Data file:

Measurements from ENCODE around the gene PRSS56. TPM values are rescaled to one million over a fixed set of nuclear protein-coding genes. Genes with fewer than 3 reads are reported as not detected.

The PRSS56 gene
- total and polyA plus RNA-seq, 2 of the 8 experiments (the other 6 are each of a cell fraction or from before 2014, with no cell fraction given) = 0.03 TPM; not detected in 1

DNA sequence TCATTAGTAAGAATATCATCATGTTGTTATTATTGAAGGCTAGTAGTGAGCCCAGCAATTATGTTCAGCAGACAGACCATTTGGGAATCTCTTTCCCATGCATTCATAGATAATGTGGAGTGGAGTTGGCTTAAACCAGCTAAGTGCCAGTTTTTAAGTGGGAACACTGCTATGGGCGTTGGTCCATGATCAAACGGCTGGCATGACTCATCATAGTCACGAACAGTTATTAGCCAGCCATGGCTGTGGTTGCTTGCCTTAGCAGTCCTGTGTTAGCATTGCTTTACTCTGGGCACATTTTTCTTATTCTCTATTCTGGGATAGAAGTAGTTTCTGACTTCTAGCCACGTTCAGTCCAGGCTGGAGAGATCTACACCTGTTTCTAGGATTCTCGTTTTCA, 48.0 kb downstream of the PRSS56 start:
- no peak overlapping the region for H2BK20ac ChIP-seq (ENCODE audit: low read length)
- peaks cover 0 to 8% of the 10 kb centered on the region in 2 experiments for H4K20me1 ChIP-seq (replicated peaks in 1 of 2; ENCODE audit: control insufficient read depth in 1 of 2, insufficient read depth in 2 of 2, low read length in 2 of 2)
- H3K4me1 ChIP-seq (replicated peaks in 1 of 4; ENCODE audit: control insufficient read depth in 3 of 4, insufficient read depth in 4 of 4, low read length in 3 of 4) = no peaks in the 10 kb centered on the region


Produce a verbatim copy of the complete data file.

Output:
Measurements from ENCODE around the gene PRSS56. TPM values are rescaled to one million over a fixed set of nuclear protein-coding genes. Genes with fewer than 3 reads are reported as not detected.

The PRSS56 gene
- total and polyA plus RNA-seq, 2 of the 8 experiments (the other 6 are each of a cell fraction or from before 2014, with no cell fraction given) = 0.03 TPM; not detected in 1

DNA sequence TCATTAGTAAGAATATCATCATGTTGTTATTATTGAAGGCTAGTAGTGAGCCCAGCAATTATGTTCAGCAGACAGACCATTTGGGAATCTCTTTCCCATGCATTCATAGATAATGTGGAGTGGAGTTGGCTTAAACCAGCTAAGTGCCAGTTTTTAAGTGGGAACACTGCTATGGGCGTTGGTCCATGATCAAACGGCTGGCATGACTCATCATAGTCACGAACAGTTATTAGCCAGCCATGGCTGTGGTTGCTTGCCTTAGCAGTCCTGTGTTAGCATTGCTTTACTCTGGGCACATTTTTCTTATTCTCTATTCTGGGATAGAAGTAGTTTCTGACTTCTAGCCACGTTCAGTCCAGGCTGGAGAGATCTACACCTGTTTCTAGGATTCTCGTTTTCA, 48.0 kb downstream of the PRSS56 start:
- no peak overlapping the region for H2BK20ac ChIP-seq (ENCODE audit: low read length)
- peaks cover 0 to 8% of the 10 kb centered on the region in 2 experiments for H4K20me1 ChIP-seq (replicated peaks in 1 of 2; ENCODE audit: control insufficient read depth in 1 of 2, insufficient read depth in 2 of 2, low read length in 2 of 2)
- H3K4me1 ChIP-seq (replicated peaks in 1 of 4; ENCODE audit: control insufficient read depth in 3 of 4, insufficient read depth in 4 of 4, low read length in 3 of 4) = no peaks in the 10 kb centered on the region